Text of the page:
It looks like the debate is over. In this post I will try to include the links to articles and books which speaks about this topic. I am not an expert voice in this, but I will try to explain you why did I reach the this conclusion.
- represent defects in the program (bugs) – often invalid arguments passed to a non-private method. To quote from The Java Programming Language, by Gosling, Arnold, and Holmes : “Unchecked runtime exceptions represent conditions that, generally speaking, reflect errors in your program’s logic and cannot be reasonably recovered from at run time.”
- are subclasses of RuntimeException, and are usually implemented using IllegalArgumentException, NullPointerException, orIllegalStateException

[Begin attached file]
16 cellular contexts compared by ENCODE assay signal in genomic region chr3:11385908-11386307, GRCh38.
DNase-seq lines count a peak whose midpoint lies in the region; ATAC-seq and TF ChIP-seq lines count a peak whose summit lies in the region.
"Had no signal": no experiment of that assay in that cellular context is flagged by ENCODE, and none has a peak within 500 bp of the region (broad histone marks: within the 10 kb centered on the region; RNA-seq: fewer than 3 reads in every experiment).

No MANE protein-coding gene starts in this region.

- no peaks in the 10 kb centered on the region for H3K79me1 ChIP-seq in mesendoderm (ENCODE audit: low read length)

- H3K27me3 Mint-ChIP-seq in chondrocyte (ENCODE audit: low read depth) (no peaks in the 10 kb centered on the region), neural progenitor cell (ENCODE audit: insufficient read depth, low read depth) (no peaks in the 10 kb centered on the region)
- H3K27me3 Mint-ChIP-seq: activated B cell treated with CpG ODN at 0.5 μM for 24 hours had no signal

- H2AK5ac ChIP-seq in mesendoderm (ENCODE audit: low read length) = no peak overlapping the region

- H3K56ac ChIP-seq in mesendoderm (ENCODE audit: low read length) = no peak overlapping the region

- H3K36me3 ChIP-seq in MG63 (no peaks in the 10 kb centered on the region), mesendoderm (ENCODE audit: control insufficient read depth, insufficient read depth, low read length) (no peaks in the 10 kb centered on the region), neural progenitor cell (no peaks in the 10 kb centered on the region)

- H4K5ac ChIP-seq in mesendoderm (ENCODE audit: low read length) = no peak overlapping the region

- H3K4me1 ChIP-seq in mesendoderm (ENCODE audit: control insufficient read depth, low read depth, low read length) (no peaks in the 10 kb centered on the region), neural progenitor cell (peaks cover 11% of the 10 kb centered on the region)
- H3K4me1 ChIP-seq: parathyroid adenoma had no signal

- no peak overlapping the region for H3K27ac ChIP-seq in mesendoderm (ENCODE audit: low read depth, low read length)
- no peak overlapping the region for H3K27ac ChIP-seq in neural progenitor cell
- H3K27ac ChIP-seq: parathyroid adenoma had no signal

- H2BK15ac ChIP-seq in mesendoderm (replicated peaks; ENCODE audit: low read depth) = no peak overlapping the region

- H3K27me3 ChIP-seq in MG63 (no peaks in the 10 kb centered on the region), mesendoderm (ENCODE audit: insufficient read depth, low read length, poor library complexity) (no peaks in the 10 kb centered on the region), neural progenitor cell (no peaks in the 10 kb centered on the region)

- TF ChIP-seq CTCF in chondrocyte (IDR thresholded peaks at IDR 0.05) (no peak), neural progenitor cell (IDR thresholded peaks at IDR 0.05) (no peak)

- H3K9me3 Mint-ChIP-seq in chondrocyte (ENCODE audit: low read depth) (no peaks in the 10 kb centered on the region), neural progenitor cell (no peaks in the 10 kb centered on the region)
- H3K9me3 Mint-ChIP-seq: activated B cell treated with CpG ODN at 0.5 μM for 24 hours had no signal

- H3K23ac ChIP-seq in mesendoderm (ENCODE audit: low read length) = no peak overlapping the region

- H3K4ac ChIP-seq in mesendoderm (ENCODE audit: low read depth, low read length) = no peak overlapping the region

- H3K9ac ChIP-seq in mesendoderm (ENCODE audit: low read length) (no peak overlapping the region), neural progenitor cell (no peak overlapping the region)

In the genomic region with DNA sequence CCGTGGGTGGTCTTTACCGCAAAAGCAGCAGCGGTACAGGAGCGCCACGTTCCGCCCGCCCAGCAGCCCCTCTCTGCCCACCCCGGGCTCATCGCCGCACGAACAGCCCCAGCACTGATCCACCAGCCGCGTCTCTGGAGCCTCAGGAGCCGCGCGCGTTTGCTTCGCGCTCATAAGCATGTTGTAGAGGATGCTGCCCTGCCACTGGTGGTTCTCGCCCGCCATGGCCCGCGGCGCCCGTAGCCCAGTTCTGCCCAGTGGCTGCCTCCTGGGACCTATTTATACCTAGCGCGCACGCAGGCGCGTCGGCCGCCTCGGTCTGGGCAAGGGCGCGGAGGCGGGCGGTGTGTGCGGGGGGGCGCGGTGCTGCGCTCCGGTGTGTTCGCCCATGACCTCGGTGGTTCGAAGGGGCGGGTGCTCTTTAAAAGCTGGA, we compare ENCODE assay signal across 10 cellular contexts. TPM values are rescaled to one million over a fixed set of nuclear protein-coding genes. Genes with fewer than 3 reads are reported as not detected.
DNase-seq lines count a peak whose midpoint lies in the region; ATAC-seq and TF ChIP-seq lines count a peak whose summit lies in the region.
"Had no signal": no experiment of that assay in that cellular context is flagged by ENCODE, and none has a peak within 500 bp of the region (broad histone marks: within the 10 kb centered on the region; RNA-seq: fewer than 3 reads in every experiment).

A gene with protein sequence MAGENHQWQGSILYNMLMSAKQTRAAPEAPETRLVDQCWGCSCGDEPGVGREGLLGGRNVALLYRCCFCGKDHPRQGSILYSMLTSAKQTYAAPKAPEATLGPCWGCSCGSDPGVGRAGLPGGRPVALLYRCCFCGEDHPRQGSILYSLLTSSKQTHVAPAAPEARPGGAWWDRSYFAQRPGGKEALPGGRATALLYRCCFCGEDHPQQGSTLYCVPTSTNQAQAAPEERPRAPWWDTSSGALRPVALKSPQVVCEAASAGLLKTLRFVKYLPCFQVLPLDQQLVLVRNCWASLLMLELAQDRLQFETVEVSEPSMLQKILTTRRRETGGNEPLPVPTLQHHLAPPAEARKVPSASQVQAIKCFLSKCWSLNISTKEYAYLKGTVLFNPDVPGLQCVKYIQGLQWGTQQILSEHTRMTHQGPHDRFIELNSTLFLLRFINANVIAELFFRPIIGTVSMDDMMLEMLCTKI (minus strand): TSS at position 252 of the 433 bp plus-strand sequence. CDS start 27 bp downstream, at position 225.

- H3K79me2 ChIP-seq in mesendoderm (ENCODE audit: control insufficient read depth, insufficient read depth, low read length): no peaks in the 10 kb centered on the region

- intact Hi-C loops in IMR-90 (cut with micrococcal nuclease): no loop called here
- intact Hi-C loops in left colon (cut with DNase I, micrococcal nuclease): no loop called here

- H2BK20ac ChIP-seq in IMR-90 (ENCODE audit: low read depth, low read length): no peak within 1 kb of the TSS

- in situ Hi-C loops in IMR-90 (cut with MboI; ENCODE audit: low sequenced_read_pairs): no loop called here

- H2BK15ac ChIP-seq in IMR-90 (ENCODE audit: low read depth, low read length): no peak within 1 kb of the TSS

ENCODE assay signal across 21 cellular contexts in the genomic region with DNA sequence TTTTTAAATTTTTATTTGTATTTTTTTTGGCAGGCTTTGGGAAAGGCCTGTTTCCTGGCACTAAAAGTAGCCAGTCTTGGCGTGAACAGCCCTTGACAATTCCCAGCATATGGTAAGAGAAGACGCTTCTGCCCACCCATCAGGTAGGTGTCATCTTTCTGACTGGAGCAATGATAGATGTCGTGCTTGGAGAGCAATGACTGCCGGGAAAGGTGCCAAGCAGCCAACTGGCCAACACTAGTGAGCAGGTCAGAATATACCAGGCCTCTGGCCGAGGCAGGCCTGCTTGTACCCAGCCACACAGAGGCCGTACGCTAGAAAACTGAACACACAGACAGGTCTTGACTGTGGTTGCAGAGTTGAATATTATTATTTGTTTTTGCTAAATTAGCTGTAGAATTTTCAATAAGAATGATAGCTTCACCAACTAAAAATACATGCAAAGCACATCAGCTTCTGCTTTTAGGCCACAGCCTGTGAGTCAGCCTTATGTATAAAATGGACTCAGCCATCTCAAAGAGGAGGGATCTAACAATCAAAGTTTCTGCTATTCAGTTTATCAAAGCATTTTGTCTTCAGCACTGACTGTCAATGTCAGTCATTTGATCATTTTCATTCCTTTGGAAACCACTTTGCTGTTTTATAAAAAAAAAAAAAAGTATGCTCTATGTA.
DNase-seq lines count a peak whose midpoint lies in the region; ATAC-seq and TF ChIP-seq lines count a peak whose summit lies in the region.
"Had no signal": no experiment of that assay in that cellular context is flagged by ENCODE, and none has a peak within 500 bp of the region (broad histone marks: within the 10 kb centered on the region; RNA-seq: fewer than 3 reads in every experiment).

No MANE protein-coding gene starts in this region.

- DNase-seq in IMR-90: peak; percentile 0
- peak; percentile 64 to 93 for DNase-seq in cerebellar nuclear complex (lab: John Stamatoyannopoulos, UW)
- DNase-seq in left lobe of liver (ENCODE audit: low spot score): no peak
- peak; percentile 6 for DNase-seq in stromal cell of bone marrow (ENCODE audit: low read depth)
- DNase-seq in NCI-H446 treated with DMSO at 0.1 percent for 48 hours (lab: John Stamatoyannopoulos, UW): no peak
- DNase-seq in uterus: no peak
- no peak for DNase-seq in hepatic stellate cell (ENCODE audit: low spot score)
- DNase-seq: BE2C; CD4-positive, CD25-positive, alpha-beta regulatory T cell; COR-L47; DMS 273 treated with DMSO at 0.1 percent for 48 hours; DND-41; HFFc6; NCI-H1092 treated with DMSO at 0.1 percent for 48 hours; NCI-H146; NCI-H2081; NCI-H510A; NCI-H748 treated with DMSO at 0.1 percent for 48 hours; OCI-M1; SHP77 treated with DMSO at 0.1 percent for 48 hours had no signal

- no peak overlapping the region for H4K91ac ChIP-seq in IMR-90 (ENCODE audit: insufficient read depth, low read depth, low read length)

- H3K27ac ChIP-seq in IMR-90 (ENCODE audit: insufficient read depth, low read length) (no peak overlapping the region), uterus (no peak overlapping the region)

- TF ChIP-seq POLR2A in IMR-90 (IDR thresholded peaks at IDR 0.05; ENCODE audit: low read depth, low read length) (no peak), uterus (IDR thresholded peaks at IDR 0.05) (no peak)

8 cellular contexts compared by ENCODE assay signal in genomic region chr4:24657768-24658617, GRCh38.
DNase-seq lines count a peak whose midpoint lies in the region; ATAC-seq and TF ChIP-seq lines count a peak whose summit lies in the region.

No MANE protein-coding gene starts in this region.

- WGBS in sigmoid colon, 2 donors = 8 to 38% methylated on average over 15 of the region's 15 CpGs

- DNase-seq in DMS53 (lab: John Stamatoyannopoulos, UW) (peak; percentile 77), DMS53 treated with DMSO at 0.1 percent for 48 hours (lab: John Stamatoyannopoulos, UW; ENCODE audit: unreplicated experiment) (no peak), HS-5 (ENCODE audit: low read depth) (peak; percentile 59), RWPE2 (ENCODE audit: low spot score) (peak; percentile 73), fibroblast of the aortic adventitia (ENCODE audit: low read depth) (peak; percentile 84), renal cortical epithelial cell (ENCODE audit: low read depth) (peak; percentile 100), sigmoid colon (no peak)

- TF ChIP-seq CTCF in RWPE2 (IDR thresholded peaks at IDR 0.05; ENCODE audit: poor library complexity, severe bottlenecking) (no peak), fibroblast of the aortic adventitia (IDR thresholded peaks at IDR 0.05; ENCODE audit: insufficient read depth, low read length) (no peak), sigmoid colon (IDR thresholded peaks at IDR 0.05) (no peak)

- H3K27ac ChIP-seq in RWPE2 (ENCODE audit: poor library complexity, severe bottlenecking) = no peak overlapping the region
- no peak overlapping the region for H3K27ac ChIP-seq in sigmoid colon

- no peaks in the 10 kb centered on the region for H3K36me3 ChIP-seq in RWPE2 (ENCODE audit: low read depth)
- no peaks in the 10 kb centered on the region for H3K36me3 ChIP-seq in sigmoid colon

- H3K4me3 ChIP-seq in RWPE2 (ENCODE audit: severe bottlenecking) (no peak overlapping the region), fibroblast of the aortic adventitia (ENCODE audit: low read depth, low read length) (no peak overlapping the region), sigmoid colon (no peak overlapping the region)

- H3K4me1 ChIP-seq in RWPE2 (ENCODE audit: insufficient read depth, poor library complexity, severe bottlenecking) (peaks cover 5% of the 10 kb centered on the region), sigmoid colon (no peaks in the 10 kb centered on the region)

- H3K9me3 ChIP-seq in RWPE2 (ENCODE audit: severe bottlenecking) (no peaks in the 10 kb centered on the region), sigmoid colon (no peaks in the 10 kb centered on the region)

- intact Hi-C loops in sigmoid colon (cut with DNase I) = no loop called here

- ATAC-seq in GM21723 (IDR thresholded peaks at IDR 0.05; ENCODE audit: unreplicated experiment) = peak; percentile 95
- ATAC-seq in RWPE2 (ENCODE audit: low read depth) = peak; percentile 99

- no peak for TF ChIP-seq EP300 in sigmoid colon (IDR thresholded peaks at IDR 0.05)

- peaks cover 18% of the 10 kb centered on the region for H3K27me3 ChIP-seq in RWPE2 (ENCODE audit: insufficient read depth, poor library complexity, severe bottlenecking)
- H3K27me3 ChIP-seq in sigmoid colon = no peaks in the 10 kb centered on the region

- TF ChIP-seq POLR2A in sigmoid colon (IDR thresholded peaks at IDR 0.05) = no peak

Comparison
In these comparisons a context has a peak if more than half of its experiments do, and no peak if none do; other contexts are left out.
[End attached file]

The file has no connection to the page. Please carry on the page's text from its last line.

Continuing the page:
- a method is not obliged to establish a policy for the unchecked exceptions thrown by its implementation (and they almost always do not do so)
- represent invalid conditions in areas outside the immediate control of the program (invalid user input, database problems, network outages, absent files)
- are subclasses of Exception
- a method is obliged to establish a policy for all checked exceptions thrown by its implementation (either pass the checked exception further up the stack, or handle it somehow)
I have also found few article supporting this,
Also, few articles on general exceptional best practices,
Reference: Why should you use Unchecked exceptions over Checked exceptions in Java from our JCG partner Manu PK at the The Object Oriented Life blog.